Sunday, July 25, 2010

the meaning of night

I am helplessly in love.

I have been captivated, whisked away to another world "full of great country houses," as the New York Times Book Review puts it, "epic loves, fierce anger and viscious habits." I have stepped through the looking glass, fallen down the rabbit hole, and landed head over heels in the arms of something both magical and frightening at the same time. And there is no going back.

No, i'm not talking about the Twilight saga. I have no interest in bloodthirsty vampires or natives who turn into wolves when provoked - these are the game pieces for child's play. I'm referring to The Meaning of Night: A Confession by Michael Cox. I'm referring to its 695 brilliant pages of pure seduction, thrilling deception, unrequited love and secrets so dark that only the dead dare whisper of them.

I must confess, even for someone generally enthralled by the challenge of long novels, i myself was fairly intimidated by such a lengthy tale, especially one that seemed to be strictly devoted to one man's drawn out confession leading up to one solitary moment in his utterly tragic life. But who could resist such an ingenius opening line: "After killing the red-haired man, I took myself off to Quinn's for an oyster supper."?

The words melted through the nooks and crannies of my poor, unsuspecting brain like butter on toast.

Who is this man? He's having oysters for supper? My, how i'd love to join him for - wait, wait, he's just murdered someone! And not even a specific someone, just any old someone! Insinuated by the description, "the red-haired man." If he must be so indifferent, then why such a detailed and intimate confession?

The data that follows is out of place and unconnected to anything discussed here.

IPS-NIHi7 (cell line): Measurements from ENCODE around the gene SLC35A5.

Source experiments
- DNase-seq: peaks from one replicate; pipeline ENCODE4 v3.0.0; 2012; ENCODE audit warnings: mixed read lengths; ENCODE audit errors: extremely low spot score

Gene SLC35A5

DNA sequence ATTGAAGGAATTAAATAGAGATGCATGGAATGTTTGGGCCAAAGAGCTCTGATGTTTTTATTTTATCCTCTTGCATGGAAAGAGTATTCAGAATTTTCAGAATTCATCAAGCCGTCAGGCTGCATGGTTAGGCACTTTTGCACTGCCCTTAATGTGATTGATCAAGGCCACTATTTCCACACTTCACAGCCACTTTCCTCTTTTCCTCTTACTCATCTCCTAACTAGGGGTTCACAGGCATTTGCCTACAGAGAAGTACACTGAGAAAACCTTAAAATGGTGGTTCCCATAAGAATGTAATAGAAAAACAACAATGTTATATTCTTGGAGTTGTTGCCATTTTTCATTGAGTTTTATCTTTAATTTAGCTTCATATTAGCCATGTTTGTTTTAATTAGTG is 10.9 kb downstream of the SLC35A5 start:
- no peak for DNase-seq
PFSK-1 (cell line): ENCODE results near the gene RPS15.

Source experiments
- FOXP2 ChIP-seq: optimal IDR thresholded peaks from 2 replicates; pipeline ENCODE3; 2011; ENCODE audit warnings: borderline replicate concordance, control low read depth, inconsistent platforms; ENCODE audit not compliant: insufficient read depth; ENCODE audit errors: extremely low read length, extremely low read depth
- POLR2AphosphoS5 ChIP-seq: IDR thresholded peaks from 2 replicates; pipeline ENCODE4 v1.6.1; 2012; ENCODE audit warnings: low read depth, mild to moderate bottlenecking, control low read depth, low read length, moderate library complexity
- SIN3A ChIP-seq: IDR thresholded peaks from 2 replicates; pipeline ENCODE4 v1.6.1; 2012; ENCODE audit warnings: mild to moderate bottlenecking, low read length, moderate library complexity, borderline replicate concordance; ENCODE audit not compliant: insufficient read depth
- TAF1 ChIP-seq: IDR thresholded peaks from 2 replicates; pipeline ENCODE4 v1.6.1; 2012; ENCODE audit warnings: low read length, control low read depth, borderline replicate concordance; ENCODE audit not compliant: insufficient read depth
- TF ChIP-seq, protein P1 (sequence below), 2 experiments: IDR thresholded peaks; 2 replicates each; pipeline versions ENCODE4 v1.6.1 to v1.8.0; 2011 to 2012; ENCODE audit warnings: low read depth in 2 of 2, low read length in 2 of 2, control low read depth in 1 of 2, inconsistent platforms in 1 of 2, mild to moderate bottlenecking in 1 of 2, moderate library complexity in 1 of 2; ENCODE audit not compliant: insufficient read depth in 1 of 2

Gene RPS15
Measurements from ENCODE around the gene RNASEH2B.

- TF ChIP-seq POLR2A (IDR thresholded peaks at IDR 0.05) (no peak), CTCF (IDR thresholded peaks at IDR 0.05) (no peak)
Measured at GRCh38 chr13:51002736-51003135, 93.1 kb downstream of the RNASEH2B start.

Thus began my obsession with Edward Glyver..."booklover, scholar, and murderer."

If you haven't yet had the privilege of meeting this man, i urge you to head to the nearest bookstore and purchase it immediately - or snatch it from Amazon, where you can get it for about 30% less than what i paid for it.

Furthermore, you can check out the website dedicated solely to this novel, the existance of which i was sadly unaware of until today. Though i'm nearly finished with the book myself, it was a pleasant surprise to discover maps of important places in the story, images that inspired certain characters and locales, and a Q&A with the author (one of the questions pertained to the possibility of Night ever being made into a film; mainly, who would play the main characters? And i realize this blog will likely never be read by Mr. Cox, or anyone affiliated with the making of such a film, but i'd like to put in my very strong vote for Edward Norton - in my mind, he simply IS Edward Glyver).

Even furthermore (i know, i know, how can this revelation get any more enticing?), Mr. Cox has since written a sequel to this unforgettable tale, entitled "The Glass of Time." How he could possibly manage to draw me in again so completely beats the Dickens out of me - but i look forward to him trying.


Anonymous said...

Big country houses and a dark plot...Dickens indeed.
I must say it's a bit unfair that both you and Carl managed to became enamored with books that I "must" buy within a single week, but it does sound intriguing. If I am to be honest, I won't be buying any books soon, but I will put this on the list of books to buy when I buy books.

Or something like that ^_^

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My name is Audrey. I'm just a twentysomething learning how to master the arts of cooking, cleaning, working and being in a relationship, same as you.In between all that, I like to collect sea glass and salvaged furniture. Occasionally, I cut and paste scraps of paper together. In the end, I am hoping that all of these things together will somehow amount to something good. This blog is a journal of my efforts to get there.


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